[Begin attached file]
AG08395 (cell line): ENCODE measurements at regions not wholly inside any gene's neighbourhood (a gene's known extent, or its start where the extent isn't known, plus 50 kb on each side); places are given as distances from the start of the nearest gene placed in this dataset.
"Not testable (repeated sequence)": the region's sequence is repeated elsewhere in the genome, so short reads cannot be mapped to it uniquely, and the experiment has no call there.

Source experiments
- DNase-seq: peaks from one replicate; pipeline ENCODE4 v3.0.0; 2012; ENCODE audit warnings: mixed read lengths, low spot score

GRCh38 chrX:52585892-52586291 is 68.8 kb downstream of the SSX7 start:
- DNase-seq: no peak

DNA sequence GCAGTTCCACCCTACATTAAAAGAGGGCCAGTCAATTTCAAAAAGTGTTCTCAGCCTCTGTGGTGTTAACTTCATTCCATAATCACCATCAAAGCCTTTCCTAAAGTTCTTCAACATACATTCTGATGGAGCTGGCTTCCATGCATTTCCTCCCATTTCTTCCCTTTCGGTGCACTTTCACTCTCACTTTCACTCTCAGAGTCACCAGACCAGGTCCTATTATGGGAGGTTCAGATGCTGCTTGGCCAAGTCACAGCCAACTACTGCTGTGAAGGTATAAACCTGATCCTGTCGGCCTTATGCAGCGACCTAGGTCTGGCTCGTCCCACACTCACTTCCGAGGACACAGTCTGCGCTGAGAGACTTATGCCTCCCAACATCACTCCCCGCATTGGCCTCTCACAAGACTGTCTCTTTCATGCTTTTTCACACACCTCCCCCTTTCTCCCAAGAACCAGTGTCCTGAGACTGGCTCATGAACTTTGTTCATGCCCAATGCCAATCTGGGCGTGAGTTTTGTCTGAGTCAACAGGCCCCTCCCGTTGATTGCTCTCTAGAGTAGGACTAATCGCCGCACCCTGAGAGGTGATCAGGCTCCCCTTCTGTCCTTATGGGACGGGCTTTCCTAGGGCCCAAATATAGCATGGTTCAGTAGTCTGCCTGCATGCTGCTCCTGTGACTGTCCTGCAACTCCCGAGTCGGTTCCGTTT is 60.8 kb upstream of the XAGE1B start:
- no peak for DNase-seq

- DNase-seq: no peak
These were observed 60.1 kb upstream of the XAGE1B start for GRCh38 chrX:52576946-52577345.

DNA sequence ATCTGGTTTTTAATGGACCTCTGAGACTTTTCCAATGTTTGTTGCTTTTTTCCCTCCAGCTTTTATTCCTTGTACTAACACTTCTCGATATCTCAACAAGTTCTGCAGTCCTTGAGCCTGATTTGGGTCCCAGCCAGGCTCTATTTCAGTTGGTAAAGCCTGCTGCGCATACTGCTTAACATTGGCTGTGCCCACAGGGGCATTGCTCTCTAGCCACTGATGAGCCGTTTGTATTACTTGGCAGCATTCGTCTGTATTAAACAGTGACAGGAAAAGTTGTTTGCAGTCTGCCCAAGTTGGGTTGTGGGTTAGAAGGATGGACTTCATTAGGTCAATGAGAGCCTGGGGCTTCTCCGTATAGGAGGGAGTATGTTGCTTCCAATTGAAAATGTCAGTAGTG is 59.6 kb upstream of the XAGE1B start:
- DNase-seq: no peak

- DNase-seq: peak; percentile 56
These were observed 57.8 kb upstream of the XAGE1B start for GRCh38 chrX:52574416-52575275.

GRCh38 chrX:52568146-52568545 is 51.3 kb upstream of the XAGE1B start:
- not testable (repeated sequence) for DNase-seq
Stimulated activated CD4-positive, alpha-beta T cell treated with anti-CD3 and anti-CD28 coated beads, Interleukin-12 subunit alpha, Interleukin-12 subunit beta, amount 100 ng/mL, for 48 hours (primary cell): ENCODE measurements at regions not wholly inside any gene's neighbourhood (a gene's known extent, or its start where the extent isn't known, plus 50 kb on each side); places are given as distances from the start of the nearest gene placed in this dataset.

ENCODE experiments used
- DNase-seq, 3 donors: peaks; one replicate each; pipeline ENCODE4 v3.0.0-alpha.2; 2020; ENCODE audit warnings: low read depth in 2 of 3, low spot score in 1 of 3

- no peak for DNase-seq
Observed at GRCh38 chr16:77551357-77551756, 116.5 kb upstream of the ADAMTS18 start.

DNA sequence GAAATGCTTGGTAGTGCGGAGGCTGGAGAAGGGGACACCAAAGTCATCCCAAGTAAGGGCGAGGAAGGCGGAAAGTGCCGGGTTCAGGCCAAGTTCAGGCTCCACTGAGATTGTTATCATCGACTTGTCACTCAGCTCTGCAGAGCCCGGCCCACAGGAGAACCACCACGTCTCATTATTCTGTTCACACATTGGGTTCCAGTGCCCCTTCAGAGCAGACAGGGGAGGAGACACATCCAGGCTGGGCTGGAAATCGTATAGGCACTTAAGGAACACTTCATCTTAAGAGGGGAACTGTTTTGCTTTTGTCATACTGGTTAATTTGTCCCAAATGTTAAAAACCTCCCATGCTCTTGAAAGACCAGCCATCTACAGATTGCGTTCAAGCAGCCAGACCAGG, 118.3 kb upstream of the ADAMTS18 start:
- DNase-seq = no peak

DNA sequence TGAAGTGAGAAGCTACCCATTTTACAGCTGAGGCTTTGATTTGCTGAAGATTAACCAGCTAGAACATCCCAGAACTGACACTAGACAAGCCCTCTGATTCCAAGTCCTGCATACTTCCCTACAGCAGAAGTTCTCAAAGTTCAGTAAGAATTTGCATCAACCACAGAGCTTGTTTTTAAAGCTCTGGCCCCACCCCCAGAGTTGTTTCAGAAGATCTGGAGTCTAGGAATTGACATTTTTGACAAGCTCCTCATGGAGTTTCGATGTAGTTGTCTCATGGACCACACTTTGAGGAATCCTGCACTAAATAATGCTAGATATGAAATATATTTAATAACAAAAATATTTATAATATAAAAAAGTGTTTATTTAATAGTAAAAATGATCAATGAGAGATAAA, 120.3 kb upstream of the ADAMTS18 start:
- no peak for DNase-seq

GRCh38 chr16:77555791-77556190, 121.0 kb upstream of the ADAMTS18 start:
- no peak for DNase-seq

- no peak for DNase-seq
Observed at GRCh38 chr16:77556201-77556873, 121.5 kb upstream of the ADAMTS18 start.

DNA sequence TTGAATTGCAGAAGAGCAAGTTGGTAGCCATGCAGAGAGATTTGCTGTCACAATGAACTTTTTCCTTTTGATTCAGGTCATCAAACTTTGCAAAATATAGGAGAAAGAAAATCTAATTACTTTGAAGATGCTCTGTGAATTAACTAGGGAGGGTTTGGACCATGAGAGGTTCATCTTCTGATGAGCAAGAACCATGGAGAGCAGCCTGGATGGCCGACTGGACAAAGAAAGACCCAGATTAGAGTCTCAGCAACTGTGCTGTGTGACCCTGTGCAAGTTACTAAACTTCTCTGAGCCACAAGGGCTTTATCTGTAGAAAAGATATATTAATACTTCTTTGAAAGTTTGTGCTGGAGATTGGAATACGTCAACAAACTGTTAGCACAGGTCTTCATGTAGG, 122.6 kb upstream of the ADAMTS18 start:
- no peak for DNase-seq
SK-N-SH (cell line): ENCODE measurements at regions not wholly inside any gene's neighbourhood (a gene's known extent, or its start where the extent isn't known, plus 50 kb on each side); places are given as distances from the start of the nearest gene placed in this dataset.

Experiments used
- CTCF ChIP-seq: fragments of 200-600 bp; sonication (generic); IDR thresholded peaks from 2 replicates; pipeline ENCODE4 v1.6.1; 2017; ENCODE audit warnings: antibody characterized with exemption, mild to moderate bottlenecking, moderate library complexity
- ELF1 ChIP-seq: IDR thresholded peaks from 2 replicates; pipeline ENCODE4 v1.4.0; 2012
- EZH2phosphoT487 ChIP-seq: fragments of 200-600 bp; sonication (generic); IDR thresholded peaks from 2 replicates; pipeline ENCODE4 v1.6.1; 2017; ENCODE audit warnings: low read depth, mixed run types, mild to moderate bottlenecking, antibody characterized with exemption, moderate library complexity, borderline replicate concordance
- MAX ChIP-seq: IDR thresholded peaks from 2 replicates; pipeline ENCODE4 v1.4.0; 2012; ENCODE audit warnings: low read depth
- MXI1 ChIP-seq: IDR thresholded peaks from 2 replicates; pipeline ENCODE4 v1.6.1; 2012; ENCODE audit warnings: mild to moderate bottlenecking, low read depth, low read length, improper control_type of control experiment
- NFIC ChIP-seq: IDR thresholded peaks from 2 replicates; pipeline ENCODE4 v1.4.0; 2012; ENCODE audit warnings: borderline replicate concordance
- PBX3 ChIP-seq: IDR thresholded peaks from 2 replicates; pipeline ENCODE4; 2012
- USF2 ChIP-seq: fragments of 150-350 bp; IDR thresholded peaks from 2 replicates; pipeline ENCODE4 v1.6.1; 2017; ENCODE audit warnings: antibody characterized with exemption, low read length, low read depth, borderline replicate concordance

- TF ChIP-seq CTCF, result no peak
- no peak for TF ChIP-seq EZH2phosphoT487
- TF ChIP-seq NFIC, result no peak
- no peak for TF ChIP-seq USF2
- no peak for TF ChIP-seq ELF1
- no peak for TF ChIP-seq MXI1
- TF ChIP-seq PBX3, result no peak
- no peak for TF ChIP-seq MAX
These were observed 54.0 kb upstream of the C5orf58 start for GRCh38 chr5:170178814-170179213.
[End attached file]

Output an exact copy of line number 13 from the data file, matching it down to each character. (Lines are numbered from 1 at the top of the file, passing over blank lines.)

- DNase-seq: peak; percentile 56